So, I followed through on one of the New Year’s Resolutions I don’t believe in, and inquired. It turns out that I didn’t earn enough credits while I was there to qualify, but was referred to BYU-Idaho, which has a similar on-line program with less restricive entrance requirements. I went ahead, filled out an application, and wrangled transcripts from all the schools I’ve been to. I’m almost done with the application process: Just one more step, and then wait for a decision.


I’ve made progress in working history back. Getting Vietnam into prehistory and Ethiopia deep into antiquity are useful, but not really revealing. Getting the history of Egypt back into the New Kingdom is a big step in development. I’ve taken Germany into pre-Roman times, and Iran into before the Islamic conquest. I’ve been waiting a long time to get this far, so I’m pretty pleased.

Better Light

There is a joke about a guy who was staring at a parking lot at night. A passerby saw him and asked what happened. “I’m looking for my car keys!” After a few minutes, the passerby said “I don’t see them, either. Are you sure this is where you dropped them”. “No”, came the reply “I think it was over there”.
The passerby asked “Why are you looking here, then?”. The driver said “Because the light is better here”.

I have sort of that same impression when I’m working on the knowledge base. Although I would like to focus more intensely on the Middle East for prehistory and antiquity, other areas have become better developed and more populous, and am using modern population size as a guide. Although I want to outline the process of discovery, I need to get the divisions of the 19th century connected back to antiquity and prehistory.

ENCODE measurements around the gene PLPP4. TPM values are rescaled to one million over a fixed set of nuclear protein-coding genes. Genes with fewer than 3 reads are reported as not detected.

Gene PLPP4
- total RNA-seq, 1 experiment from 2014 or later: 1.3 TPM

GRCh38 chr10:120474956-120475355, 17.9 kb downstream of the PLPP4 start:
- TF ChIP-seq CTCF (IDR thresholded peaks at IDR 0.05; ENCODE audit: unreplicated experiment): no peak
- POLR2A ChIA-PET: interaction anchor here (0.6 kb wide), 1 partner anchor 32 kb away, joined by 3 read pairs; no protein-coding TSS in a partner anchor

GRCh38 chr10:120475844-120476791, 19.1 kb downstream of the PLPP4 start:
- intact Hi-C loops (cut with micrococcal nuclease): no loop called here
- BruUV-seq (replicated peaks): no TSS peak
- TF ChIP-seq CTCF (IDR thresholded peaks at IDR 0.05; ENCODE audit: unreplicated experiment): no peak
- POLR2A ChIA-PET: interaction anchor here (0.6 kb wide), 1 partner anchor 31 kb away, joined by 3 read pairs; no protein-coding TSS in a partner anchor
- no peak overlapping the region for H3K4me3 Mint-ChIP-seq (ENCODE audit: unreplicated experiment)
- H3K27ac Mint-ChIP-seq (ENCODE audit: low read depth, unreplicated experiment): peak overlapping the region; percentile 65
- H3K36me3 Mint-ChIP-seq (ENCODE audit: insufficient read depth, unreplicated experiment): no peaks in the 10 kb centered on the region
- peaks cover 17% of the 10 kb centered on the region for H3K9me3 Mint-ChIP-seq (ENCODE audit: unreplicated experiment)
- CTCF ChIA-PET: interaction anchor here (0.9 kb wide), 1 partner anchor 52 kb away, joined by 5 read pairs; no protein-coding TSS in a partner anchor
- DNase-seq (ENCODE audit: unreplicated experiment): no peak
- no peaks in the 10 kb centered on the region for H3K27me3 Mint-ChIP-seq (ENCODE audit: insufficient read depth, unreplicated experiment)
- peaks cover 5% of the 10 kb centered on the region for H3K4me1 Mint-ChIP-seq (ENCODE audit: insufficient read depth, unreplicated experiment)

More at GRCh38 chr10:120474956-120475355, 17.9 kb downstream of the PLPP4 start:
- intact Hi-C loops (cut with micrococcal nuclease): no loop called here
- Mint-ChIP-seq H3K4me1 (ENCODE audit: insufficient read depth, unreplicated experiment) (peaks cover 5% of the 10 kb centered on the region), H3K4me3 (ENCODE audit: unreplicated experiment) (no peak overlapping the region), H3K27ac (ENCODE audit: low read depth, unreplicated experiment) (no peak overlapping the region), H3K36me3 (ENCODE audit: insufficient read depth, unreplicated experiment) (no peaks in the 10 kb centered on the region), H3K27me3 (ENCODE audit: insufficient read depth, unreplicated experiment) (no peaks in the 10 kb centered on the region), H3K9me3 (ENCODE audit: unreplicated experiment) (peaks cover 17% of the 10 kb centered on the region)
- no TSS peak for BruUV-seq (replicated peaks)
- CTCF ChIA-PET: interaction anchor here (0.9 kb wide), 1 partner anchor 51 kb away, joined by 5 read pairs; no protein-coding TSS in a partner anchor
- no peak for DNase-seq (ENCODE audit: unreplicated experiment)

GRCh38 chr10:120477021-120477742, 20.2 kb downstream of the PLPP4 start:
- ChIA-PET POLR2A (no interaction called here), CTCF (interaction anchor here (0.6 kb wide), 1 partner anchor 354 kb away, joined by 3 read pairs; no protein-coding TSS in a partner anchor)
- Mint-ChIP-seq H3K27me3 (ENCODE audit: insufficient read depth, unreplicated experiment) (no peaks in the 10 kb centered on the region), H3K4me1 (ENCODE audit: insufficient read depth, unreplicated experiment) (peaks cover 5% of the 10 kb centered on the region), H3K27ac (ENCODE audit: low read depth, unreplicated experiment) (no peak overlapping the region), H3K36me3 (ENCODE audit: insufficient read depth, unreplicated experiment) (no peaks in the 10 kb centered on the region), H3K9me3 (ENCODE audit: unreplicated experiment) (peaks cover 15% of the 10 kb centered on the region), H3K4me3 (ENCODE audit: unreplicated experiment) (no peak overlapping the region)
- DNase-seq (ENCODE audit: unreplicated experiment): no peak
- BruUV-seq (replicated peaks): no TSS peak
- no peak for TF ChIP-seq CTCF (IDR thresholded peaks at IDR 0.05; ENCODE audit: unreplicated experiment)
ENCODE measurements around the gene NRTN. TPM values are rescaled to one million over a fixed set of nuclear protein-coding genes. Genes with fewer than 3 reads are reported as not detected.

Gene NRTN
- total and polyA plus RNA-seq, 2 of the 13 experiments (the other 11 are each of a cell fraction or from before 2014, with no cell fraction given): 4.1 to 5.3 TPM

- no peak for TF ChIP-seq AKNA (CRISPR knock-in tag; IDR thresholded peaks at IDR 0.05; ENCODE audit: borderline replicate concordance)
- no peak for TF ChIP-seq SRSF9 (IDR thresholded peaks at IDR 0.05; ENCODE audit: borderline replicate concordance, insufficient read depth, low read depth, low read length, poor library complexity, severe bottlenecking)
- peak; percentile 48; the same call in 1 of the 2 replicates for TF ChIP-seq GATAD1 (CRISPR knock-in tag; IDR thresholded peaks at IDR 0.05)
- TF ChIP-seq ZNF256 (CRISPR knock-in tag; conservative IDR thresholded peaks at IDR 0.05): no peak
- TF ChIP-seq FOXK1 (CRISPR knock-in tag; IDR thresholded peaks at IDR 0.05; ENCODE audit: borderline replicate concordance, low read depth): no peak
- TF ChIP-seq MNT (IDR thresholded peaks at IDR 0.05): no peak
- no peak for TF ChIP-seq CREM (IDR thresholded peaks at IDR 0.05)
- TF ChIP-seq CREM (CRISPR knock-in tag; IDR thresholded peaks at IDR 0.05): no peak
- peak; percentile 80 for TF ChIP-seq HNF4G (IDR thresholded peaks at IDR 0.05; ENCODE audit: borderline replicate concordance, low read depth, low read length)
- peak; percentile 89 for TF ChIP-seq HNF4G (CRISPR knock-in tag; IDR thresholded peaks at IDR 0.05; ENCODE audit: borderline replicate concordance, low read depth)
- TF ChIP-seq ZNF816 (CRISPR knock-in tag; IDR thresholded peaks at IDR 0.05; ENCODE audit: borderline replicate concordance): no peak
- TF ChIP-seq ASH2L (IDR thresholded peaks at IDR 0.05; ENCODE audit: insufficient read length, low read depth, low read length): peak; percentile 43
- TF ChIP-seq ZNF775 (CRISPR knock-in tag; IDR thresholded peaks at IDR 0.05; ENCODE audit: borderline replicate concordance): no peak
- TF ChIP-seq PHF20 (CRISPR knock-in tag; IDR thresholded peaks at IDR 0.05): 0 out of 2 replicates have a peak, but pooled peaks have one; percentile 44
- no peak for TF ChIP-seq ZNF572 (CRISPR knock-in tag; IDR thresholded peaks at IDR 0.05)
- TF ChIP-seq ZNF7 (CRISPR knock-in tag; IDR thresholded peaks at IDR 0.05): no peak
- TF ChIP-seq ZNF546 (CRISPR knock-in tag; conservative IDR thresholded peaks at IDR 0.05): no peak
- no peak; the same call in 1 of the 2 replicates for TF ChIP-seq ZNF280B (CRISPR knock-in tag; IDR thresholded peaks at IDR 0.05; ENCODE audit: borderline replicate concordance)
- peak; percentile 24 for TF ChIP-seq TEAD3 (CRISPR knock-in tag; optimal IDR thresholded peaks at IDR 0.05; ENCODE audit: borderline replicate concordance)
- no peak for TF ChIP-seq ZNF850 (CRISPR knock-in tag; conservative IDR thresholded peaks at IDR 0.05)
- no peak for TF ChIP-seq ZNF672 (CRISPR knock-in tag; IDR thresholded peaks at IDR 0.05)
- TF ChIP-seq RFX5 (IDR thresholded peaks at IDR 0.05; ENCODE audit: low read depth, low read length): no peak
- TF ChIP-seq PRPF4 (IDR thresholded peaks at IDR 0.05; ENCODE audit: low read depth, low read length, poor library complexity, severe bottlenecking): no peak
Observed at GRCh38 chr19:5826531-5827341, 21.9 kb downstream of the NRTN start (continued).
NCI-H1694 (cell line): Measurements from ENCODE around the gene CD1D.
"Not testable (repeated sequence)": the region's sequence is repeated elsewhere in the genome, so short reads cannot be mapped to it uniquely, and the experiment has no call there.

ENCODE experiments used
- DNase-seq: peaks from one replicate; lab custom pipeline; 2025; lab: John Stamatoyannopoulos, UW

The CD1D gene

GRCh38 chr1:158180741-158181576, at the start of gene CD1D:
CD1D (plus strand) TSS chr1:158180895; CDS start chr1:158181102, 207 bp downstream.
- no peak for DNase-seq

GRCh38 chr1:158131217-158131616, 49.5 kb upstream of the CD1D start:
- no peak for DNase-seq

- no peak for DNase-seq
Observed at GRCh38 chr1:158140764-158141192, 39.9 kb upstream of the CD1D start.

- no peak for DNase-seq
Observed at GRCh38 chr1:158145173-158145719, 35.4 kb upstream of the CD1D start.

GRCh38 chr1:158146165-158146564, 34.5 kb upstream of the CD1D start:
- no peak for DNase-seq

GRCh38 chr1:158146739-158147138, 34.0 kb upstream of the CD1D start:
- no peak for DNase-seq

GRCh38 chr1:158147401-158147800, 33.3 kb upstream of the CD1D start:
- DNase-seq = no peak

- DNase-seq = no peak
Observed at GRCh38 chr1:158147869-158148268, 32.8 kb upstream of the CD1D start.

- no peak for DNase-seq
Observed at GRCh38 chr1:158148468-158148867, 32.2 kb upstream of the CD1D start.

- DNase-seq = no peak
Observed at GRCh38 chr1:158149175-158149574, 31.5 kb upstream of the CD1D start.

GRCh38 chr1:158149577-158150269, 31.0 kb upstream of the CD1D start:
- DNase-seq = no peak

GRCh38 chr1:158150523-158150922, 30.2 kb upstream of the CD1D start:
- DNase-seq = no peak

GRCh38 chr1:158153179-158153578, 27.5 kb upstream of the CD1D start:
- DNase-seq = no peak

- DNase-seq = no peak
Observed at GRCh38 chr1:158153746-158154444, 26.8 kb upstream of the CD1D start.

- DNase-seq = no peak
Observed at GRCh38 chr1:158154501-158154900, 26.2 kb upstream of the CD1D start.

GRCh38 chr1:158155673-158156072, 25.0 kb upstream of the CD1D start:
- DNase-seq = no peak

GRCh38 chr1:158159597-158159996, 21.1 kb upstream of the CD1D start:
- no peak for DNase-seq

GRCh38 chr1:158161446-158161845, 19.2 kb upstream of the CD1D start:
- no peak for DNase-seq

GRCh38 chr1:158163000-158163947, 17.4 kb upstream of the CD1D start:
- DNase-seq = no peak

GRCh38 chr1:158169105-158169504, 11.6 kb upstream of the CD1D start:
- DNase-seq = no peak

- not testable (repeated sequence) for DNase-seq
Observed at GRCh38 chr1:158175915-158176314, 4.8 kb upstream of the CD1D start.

I checked with the BYU Independent Study office, and it seems that I didn’t earn enough on-campus credits my Freshman year to qualify for their program. However, I may be able to qualify for the BYU-Idaho program.
The admissions process is similar and there is a program that seems that it will meet my needs, so I’ve switched my efforts. Part of the process is updating my records; another part is collecting transcripts of the other work I’ve done. That should take me a few more days.

New Year

It’s time to start a New Year, with goals and resolutions. Actually, I don’t really believe in New Year’s Resolutions because I’ve managed to keep all of two of them. For me, the best thing is to continue with things I’m already working on.

Of course I mean to keep working on the Knowledge Base. That’s now an established daily habit, even though updates and progress reports aren’t. I have made good progress on examining early prehistory. In order to get to middle and late prehistory and antiquity, I need to work the history of Egypt back to anchor the Middle East. Other regions will toddle on behind for a while.
This year I hope to get more specific about religion.


Sometime this year, I hope to include a page with snippets of flash fiction; writing exercises. After several unsuccessful tries at NaNoWriMo, I don’t seem to have the ambition for a full novel yet. However, my studies of history have suggested a few ideas. I was thinking of writing straight historical fiction, but one of my prospective characters spoke up out of the obscurity of my back-brain and said “Like hell you are”. Alright then. He’s sitting back there glowering at me and waiting me to get enough research done to start telling his story.


I had been working on some computer programming exercises, but I dropped them in favor of work on the Knowledge Base. I hope to get back to them, but that depends.


I’ve come painfully close to getting a Bachelor’s degree, and tried about six different times at five different schools, without making it through the program. Financial obstacles and my own cussed insistence on pursuing my own self-education program instead of the school’s requirements have interfered. There is program offered at BYU to help students get their degree. I like the idea of finishing what I’ve started and I intend to look into this. Credentials do matter, sometimes.


I’ve announced my intention on Faceplant to move to Utah Valley this spring. I’ve lived there before, off and on, and I have important family ties tugging me in that direction.


Hi, Ho, Hi, Ho, it’s off the cliff I go…